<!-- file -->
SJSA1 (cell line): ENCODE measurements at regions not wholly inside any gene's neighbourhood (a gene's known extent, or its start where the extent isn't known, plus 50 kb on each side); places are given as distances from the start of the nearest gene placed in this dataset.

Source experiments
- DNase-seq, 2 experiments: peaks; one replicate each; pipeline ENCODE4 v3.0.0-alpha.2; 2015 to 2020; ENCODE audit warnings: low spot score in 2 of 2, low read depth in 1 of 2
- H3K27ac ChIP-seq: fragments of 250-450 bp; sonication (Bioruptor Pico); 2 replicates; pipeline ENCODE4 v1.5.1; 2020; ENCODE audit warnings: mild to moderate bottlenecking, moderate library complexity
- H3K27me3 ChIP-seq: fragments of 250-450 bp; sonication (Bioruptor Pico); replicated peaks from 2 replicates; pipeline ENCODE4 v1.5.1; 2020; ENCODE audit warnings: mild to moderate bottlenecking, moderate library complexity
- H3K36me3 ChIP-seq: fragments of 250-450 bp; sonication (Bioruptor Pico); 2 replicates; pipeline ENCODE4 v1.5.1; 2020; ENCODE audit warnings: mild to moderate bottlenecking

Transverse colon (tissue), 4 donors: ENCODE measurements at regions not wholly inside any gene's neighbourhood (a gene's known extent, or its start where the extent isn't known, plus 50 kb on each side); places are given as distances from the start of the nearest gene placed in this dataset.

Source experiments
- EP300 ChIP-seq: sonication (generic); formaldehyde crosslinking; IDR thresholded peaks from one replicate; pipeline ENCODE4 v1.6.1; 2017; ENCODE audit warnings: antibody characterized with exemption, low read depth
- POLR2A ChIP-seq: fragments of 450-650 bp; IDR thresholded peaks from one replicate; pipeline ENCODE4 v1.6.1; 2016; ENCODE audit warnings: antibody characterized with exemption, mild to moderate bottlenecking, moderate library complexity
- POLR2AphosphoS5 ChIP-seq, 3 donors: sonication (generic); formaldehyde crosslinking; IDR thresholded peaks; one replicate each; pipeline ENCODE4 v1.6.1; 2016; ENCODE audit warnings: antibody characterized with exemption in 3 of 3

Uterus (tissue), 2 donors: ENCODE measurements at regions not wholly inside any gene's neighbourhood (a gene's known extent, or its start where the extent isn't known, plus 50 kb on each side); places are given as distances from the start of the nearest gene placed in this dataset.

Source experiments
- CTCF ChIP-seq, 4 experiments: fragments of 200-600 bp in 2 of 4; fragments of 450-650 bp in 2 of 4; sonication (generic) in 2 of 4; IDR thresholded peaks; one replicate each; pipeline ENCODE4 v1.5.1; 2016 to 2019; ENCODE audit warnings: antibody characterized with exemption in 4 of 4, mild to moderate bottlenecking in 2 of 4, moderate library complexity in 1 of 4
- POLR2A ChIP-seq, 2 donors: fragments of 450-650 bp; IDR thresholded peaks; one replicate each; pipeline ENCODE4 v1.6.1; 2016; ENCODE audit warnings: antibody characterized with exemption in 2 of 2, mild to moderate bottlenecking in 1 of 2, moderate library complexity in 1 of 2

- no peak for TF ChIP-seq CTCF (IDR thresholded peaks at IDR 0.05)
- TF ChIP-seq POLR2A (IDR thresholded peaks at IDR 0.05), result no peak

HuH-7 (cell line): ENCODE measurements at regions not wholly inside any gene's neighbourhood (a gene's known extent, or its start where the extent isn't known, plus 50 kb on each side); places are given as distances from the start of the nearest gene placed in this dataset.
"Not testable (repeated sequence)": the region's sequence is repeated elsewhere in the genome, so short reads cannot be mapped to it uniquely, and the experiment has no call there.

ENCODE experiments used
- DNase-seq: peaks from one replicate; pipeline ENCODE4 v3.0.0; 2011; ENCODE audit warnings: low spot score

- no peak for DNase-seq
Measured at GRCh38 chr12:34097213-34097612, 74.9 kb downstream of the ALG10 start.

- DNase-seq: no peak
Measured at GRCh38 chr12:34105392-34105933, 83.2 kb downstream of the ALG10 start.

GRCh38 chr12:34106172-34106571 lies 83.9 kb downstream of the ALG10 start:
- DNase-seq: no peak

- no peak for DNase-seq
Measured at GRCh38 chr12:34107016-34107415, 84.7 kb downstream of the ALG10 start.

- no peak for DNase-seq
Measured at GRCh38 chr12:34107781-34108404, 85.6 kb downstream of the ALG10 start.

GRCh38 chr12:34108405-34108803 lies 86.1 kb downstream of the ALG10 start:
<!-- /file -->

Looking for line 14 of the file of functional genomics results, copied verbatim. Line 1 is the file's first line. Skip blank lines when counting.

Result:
- CTCF ChIP-seq, 4 experiments: fragments of 200-600 bp in 2 of 4; fragments of 450-650 bp in 2 of 4; sonication (generic) in 2 of 4; IDR thresholded peaks; one replicate each; pipeline ENCODE4 v1.5.1; 2016 to 2019; ENCODE audit warnings: antibody characterized with exemption in 4 of 4, mild to moderate bottlenecking in 2 of 4, moderate library complexity in 1 of 4